On Patrol

Until every one comes home | The Magazine of the USO

Print|Email

Air Force Master Sergeant Andre Gattis doesn’t recall how many times he’s gone to port mortuary, part of the Air Force Mortuary Affairs Operations at Dover, Delaware. After more than 12 years on the job, he’s been there too many times to count. 

But Gattis continues to volunteer for the assignment because he’s drawn to the solemn mission and he takes pride in making sure that fallen troops receive the highest level of dignity, honor and respect. 

“My first time here was in 2002, shortly after the war kicked off. I wasn’t sure what to expect. There were sights, smells and sounds I wasn’t use to. Now those same things are a reminder that I’m here to perform an honorable mission taking care of our nation’s fallen.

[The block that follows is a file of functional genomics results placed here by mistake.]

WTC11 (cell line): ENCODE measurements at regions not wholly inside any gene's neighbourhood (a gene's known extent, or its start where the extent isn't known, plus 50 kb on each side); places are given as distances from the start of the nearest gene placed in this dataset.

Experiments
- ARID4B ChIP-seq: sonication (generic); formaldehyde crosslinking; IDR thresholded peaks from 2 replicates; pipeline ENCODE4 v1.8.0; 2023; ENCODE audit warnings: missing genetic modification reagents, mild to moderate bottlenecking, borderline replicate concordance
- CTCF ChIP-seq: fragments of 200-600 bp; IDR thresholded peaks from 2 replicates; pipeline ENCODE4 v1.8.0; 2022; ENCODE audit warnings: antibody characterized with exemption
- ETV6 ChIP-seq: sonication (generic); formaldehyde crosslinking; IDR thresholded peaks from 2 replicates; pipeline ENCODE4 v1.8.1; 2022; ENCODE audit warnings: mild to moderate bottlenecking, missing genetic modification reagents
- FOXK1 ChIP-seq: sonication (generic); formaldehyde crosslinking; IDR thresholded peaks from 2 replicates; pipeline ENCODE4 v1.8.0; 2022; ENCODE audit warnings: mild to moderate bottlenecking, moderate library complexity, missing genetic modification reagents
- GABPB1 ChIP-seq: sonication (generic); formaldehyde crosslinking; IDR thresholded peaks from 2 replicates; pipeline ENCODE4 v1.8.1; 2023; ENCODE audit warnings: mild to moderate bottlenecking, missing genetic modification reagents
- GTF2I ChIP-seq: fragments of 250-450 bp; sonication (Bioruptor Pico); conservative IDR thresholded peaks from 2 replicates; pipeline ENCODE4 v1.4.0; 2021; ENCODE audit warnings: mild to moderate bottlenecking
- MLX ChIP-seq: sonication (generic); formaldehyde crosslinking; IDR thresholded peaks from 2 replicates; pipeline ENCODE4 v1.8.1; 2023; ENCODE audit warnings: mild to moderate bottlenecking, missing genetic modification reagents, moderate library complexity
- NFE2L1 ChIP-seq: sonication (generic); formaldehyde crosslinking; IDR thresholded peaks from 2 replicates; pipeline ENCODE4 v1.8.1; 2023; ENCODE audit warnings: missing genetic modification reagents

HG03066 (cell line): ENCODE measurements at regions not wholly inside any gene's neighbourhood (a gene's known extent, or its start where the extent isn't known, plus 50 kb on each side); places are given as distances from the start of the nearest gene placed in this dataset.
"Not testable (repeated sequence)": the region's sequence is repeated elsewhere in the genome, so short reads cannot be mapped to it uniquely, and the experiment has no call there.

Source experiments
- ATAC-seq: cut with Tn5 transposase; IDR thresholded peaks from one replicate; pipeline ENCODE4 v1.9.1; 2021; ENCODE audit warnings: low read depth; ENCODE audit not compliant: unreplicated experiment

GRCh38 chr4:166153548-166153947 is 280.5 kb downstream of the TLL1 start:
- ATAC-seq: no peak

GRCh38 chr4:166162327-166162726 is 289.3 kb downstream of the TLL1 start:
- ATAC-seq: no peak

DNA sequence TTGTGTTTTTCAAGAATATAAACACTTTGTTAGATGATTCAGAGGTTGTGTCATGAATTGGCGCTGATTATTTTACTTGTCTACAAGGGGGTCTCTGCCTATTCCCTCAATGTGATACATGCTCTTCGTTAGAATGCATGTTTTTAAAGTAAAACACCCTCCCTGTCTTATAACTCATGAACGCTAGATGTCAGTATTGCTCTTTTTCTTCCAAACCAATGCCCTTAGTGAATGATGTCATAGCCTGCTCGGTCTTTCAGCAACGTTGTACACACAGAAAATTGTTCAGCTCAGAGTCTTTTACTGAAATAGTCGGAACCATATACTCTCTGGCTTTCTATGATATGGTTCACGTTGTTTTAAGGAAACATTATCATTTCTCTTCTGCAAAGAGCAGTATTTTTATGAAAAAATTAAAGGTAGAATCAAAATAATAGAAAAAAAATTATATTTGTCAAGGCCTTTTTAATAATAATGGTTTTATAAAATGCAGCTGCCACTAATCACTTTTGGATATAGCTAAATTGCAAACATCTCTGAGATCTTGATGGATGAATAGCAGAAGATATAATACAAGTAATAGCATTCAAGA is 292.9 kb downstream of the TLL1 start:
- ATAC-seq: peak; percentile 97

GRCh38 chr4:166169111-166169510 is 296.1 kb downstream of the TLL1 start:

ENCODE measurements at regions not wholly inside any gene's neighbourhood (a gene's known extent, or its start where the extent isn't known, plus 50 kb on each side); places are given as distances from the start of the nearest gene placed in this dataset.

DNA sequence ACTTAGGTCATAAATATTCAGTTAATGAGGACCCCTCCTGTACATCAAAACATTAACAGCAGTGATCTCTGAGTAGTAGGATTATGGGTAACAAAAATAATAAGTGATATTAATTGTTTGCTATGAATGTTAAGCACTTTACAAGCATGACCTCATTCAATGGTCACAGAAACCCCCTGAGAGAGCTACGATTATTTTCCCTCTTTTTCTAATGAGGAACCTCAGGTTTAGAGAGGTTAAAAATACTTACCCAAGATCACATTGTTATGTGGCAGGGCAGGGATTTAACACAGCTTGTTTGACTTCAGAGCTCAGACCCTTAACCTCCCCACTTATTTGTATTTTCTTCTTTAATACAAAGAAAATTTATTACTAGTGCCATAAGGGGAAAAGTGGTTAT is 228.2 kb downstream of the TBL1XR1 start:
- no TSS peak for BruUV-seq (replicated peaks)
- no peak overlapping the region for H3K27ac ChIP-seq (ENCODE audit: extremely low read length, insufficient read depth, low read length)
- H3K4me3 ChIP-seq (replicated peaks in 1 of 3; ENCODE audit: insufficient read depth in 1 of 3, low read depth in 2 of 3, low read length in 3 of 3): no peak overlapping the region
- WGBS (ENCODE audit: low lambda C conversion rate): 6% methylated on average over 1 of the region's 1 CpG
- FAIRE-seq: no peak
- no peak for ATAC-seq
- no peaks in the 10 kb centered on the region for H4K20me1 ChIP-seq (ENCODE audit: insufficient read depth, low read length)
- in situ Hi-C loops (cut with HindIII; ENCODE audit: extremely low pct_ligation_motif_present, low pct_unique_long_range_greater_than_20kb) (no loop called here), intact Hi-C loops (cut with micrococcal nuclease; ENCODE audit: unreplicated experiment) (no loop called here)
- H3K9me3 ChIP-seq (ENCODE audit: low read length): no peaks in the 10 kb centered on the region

There is no way around the tough part of working here. We see firsthand the impact war has on families of the fallen. My work helps return the fallen back to their families with dignity, honor and respect, as well as hopefully giving the families comfort and closure during a difficult time. 

Although all of this might seem a bit grim, the pride and honor you get from serving the fallen and their families is like no other. All of the hard work is worth it when you get a letter from one of the families expressing their gratitude and appreciation for taking care of their loved one. This unique experience has given me a better appreciation for life, family and friends.”

Air Force Master Sergeant Andre Gattis says he’s honored to work for an organization that is dedicated to ensuring our nation’s fallen receive the highest level of dignity, honor and respect. USO photo by Samantha L. Quigley Air Force Master Sergeant Andre Gattis says he’s honored to work for an organization that is dedicated to ensuring our nation’s fallen receive the highest level of dignity, honor and respect. USO photo by Samantha L. Quigley

Samantha L. Quigley is the editor in chief of ON★PATROL.